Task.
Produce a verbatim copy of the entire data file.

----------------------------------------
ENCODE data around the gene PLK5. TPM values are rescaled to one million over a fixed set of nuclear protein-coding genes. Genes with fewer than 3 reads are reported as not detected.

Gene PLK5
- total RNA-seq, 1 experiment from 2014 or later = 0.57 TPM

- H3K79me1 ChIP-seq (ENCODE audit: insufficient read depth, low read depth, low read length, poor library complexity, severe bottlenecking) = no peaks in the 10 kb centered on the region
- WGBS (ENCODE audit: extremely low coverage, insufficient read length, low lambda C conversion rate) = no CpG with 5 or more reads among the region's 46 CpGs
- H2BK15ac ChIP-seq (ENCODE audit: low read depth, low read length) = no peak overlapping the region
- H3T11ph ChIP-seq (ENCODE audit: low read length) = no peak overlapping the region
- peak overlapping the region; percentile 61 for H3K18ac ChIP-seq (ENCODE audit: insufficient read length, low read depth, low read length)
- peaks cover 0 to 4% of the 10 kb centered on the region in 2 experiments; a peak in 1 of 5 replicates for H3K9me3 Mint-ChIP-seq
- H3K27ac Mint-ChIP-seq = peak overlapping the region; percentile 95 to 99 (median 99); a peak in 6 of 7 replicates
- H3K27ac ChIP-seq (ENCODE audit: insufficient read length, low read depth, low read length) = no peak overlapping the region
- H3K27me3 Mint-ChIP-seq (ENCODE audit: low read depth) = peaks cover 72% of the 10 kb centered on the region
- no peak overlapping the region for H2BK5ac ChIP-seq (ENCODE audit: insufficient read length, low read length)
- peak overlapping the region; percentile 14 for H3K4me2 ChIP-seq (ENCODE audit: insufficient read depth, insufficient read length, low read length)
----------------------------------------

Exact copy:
ENCODE data around the gene PLK5. TPM values are rescaled to one million over a fixed set of nuclear protein-coding genes. Genes with fewer than 3 reads are reported as not detected.

Gene PLK5
- total RNA-seq, 1 experiment from 2014 or later = 0.57 TPM

- H3K79me1 ChIP-seq (ENCODE audit: insufficient read depth, low read depth, low read length, poor library complexity, severe bottlenecking) = no peaks in the 10 kb centered on the region
- WGBS (ENCODE audit: extremely low coverage, insufficient read length, low lambda C conversion rate) = no CpG with 5 or more reads among the region's 46 CpGs
- H2BK15ac ChIP-seq (ENCODE audit: low read depth, low read length) = no peak overlapping the region
- H3T11ph ChIP-seq (ENCODE audit: low read length) = no peak overlapping the region
- peak overlapping the region; percentile 61 for H3K18ac ChIP-seq (ENCODE audit: insufficient read length, low read depth, low read length)
- peaks cover 0 to 4% of the 10 kb centered on the region in 2 experiments; a peak in 1 of 5 replicates for H3K9me3 Mint-ChIP-seq
- H3K27ac Mint-ChIP-seq = peak overlapping the region; percentile 95 to 99 (median 99); a peak in 6 of 7 replicates
- H3K27ac ChIP-seq (ENCODE audit: insufficient read length, low read depth, low read length) = no peak overlapping the region
- H3K27me3 Mint-ChIP-seq (ENCODE audit: low read depth) = peaks cover 72% of the 10 kb centered on the region
- no peak overlapping the region for H2BK5ac ChIP-seq (ENCODE audit: insufficient read length, low read length)
- peak overlapping the region; percentile 14 for H3K4me2 ChIP-seq (ENCODE audit: insufficient read depth, insufficient read length, low read length)